The traditional broadcast media spent much of the convention grumbling about the lack of news inside the hall (once again succumbing to reporting on how the media covers a non-story) but that was just fine for Pseudo.com, which found itself in its own spotlight.
Pseudo.com, which along with AOL had a skybox-the only two dotcoms that did-found itself the flag-bearer of the Internet revolution, inundated with visitors, both media and politicians, interested in getting a Web presence. The company even found a place in immortality as the Smithsonian requested the Pseudo.com 360-degree Web cam that was located near the Texas delegation.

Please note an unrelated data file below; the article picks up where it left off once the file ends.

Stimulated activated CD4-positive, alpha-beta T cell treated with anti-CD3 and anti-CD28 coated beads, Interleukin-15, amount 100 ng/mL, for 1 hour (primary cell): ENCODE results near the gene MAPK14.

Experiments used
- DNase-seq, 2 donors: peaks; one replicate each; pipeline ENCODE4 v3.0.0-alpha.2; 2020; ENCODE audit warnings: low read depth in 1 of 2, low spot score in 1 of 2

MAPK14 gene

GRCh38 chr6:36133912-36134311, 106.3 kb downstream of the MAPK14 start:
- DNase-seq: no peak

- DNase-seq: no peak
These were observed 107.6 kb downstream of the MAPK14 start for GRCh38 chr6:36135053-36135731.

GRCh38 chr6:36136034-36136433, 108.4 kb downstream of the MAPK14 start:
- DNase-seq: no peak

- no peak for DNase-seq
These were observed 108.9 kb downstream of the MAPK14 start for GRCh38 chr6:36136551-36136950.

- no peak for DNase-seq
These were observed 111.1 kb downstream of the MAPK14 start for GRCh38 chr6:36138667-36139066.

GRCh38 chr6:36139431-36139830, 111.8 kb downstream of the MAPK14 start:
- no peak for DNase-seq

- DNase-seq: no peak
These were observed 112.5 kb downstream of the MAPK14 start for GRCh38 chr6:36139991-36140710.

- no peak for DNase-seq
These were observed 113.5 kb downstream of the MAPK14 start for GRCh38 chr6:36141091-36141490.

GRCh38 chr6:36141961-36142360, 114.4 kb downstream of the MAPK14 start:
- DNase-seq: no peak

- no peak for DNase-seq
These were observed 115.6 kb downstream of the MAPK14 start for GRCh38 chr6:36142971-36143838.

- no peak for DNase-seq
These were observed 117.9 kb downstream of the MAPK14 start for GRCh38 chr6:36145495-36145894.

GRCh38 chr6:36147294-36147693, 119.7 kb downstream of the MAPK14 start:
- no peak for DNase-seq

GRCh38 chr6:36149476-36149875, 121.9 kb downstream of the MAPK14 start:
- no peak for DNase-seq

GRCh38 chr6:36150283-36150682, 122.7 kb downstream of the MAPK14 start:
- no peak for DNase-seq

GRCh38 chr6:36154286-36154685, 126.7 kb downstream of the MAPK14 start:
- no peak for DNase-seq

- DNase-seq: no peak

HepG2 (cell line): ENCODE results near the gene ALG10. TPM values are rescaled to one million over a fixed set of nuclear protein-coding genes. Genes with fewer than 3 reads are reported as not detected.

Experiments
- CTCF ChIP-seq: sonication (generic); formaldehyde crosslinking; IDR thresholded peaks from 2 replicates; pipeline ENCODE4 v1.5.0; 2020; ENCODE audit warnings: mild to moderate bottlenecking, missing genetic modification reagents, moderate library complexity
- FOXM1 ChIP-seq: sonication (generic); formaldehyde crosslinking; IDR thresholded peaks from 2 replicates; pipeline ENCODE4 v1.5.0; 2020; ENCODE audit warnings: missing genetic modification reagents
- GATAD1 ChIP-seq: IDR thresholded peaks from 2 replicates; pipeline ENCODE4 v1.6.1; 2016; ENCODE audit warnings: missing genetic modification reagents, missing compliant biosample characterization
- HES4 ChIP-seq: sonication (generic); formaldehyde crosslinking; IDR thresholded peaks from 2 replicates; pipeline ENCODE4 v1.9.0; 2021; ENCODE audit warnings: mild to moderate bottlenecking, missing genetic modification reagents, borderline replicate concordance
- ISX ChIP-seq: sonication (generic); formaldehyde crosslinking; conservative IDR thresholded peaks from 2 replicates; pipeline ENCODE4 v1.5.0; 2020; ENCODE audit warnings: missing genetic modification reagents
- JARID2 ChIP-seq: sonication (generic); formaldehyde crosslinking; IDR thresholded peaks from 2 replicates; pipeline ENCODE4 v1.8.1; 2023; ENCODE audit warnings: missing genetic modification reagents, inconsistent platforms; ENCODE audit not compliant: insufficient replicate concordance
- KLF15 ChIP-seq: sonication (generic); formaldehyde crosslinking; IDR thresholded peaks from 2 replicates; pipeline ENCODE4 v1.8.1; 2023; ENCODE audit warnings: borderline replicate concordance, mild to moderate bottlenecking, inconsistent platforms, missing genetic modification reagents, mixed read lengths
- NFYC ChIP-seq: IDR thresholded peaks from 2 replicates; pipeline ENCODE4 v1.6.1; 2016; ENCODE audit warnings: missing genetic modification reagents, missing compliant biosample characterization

"We wanted to do interesting coverage, we wanted to have great guests, and we wanted to demonstrate what it was that we were and weren't, and we blew away all of our expectations," says Jeanne Meyer, senior vice president for Pseudo.com. "Our booth was sardine city and it was just a parade of people."
More important than the attention was the reaction of Web site visitors. Meyer says the last time Pseudo.com carried a live event was the Mars Polar landing in December. "On Monday alone we doubled the aggregate number of viewers we had during that three-day event," adds Meyer.
And like for the big networks, it's no rest for the weary as Pseudo.com readies for its coverage of the Democratic convention. The equipment is now en route and two producers were already on their way to Los Angeles on Friday.